Tips for Travelling With Your Pet

Your pets are very much part of the family, and when you’re travelling – whether moving house, or simply going on holiday – it is important to be able to bring them along. However, travel can be stressful enough for humans, let alone Fido and Fluffy – the new surroundings, strange sounds and unfamiliar faces all mean your pets are out of their comfort zone. Still, there are many things you can do to make sure your pet’s journey is comfortable and relaxing. .

First, planning is key when travelling with your pet. Most airlines and other carriers cater for animal transport, but sometimes only on selected routes or services. It is important to verify in advance that the day and service number you want is available. Especially if you are travelling by air, it is vital to ensure that all airports visited in transit have the appropriate facilities for dealing with animal travellers, and that all relevant customs and freight facilities are open on the day in question – this will help reduce delays, and make sure you can reclaim your pet as soon as possible at the end of the trip.

Make sure your pet is up-to-date with its vaccinations and has a health certificate verifying that it is fit to travel – most carriers and foreign countries will require this. If you’re travelling abroad, it’s also a good idea to check on specific customs regulations and permits for the countries you’ll be visiting. Many countries issue -pet passports- – this can help speed up processing time for animals travelling abroad.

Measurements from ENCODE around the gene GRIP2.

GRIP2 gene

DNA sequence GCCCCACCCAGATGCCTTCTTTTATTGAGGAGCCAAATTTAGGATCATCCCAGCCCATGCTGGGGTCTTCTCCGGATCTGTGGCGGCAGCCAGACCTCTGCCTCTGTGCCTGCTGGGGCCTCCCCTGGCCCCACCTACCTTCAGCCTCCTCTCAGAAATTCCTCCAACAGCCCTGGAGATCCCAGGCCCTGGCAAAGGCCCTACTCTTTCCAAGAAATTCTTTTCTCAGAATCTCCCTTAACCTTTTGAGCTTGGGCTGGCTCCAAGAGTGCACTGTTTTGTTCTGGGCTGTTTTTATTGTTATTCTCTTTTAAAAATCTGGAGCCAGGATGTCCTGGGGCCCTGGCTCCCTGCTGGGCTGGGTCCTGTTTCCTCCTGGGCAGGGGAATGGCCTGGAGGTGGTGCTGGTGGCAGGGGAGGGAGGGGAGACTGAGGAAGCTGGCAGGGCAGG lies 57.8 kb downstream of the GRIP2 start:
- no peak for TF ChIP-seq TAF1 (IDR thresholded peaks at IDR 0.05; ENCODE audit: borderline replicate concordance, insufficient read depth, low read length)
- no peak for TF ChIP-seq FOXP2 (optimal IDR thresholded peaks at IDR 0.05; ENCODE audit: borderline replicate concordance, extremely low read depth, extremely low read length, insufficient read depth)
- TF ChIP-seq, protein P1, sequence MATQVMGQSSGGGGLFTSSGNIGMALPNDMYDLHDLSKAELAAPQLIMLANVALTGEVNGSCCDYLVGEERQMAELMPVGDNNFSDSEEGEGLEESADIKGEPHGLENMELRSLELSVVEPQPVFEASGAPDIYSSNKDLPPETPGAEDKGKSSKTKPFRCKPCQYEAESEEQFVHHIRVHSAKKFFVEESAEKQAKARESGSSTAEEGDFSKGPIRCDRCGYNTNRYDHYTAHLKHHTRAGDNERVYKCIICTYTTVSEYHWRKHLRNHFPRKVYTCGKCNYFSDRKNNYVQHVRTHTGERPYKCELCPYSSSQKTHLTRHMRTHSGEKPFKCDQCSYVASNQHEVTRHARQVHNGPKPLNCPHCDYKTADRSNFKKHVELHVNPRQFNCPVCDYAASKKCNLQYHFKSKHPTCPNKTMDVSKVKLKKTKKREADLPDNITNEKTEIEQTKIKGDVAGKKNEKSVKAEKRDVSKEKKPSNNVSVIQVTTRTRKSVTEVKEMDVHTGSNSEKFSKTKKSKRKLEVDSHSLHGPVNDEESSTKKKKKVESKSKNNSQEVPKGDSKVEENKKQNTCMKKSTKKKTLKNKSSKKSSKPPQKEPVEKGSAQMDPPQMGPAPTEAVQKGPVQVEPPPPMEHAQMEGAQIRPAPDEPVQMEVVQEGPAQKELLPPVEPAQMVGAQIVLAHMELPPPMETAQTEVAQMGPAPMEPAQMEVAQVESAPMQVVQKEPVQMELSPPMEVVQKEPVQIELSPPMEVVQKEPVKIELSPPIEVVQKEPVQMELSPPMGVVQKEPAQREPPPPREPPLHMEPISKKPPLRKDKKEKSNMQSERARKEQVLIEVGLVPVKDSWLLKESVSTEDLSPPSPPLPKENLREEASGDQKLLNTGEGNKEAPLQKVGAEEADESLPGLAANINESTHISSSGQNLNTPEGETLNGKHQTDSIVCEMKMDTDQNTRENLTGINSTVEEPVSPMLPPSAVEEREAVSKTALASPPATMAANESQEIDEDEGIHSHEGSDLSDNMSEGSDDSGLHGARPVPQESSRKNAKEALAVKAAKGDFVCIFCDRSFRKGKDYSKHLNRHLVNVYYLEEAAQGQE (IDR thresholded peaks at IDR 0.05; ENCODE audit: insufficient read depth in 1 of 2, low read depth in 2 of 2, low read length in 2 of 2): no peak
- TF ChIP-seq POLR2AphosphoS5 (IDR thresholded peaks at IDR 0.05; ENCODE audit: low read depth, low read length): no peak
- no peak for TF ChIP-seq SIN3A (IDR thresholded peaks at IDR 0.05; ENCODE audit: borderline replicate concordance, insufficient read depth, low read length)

Only small dogs and cats are allowed to travel in the aeroplane cabin, and some airlines do not even permit this. Travelling in the plane’s hold is often a better option for your pet anyway – it is heated and pressure-regulated, and makes for a quieter and less stressful environment for your pet.

A suitable pet travel crate or kennel is essential for your pet’s comfort and safety while in transit. The International Air Transport Authority (IATA) has specific regulations governing containers for animal transport. For instance, the crate must be big enough that your pet can stand, sit, lie down, and turn around comfortably, and it must be sufficiently sturdy that your pet cannot force its way out.

Give your pet ample time to get used to its travel container – this will minimise its sense of being in unfamiliar surroundings and keep it calmer during the journey. Start the process a few weeks before departure to allow plenty of time. On the day of departure, give your pet a light meal a few hours before checking in and take your dog for a decent walk – this will also help keep it relaxed and comfortable.

If your pet is travelling in the plane cabin, try to check in as late as possible to minimise the time it must spend on board. If your pet is travelling in the cargo hold, check in early to allow it plenty of time to settle in and avoid any last-minute rush. Make sure you double check what is a permissible check-in time to ensure you’re within the carrier’s limits.

With a little planning and extra care, travelling with your pet can be a pleasant and stress-free experience for both you and your furry friend.